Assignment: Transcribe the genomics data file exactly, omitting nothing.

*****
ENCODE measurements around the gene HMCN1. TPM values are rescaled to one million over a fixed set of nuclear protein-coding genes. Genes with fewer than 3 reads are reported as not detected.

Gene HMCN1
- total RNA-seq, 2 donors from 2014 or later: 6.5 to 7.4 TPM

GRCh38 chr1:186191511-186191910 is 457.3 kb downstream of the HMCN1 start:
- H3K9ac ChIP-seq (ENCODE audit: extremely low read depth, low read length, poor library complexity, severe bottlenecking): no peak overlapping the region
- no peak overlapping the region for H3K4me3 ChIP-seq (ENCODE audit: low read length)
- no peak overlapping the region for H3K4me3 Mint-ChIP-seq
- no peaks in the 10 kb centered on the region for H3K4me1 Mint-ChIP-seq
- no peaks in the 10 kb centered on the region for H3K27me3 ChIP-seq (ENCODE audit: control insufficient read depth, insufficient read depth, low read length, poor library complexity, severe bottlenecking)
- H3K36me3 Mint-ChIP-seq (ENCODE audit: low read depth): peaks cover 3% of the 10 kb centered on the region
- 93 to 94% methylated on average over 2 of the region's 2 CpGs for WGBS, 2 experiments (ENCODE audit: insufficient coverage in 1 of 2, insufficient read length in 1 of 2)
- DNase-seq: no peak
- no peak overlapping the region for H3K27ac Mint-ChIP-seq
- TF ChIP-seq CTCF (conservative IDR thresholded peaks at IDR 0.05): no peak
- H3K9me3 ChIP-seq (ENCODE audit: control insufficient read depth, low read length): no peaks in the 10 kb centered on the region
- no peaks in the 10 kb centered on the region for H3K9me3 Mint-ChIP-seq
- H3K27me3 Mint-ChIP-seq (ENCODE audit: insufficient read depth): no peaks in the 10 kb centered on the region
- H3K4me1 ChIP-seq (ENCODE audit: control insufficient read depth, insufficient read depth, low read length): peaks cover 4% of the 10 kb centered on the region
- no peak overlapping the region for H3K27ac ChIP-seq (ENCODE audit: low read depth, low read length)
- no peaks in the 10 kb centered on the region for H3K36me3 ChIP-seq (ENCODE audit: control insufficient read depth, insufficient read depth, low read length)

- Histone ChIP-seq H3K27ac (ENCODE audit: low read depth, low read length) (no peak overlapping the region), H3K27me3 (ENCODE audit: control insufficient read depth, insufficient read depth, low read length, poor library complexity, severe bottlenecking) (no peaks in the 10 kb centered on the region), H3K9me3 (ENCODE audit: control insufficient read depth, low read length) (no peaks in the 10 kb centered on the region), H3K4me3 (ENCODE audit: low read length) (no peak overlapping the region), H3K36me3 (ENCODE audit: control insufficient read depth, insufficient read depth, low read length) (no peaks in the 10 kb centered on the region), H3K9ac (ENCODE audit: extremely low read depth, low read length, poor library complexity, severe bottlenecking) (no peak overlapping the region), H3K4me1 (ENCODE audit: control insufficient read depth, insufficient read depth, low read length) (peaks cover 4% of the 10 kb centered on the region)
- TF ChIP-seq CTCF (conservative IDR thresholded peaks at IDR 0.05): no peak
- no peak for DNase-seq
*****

ENCODE measurements around the gene HMCN1. TPM values are rescaled to one million over a fixed set of nuclear protein-coding genes. Genes with fewer than 3 reads are reported as not detected.

Gene HMCN1
- total RNA-seq, 2 donors from 2014 or later: 6.5 to 7.4 TPM

GRCh38 chr1:186191511-186191910 is 457.3 kb downstream of the HMCN1 start:
- H3K9ac ChIP-seq (ENCODE audit: extremely low read depth, low read length, poor library complexity, severe bottlenecking): no peak overlapping the region
- no peak overlapping the region for H3K4me3 ChIP-seq (ENCODE audit: low read length)
- no peak overlapping the region for H3K4me3 Mint-ChIP-seq
- no peaks in the 10 kb centered on the region for H3K4me1 Mint-ChIP-seq
- no peaks in the 10 kb centered on the region for H3K27me3 ChIP-seq (ENCODE audit: control insufficient read depth, insufficient read depth, low read length, poor library complexity, severe bottlenecking)
- H3K36me3 Mint-ChIP-seq (ENCODE audit: low read depth): peaks cover 3% of the 10 kb centered on the region
- 93 to 94% methylated on average over 2 of the region's 2 CpGs for WGBS, 2 experiments (ENCODE audit: insufficient coverage in 1 of 2, insufficient read length in 1 of 2)
- DNase-seq: no peak
- no peak overlapping the region for H3K27ac Mint-ChIP-seq
- TF ChIP-seq CTCF (conservative IDR thresholded peaks at IDR 0.05): no peak
- H3K9me3 ChIP-seq (ENCODE audit: control insufficient read depth, low read length): no peaks in the 10 kb centered on the region
- no peaks in the 10 kb centered on the region for H3K9me3 Mint-ChIP-seq
- H3K27me3 Mint-ChIP-seq (ENCODE audit: insufficient read depth): no peaks in the 10 kb centered on the region
- H3K4me1 ChIP-seq (ENCODE audit: control insufficient read depth, insufficient read depth, low read length): peaks cover 4% of the 10 kb centered on the region
- no peak overlapping the region for H3K27ac ChIP-seq (ENCODE audit: low read depth, low read length)
- no peaks in the 10 kb centered on the region for H3K36me3 ChIP-seq (ENCODE audit: control insufficient read depth, insufficient read depth, low read length)

- Histone ChIP-seq H3K27ac (ENCODE audit: low read depth, low read length) (no peak overlapping the region), H3K27me3 (ENCODE audit: control insufficient read depth, insufficient read depth, low read length, poor library complexity, severe bottlenecking) (no peaks in the 10 kb centered on the region), H3K9me3 (ENCODE audit: control insufficient read depth, low read length) (no peaks in the 10 kb centered on the region), H3K4me3 (ENCODE audit: low read length) (no peak overlapping the region), H3K36me3 (ENCODE audit: control insufficient read depth, insufficient read depth, low read length) (no peaks in the 10 kb centered on the region), H3K9ac (ENCODE audit: extremely low read depth, low read length, poor library complexity, severe bottlenecking) (no peak overlapping the region), H3K4me1 (ENCODE audit: control insufficient read depth, insufficient read depth, low read length) (peaks cover 4% of the 10 kb centered on the region)
- TF ChIP-seq CTCF (conservative IDR thresholded peaks at IDR 0.05): no peak
- no peak for DNase-seq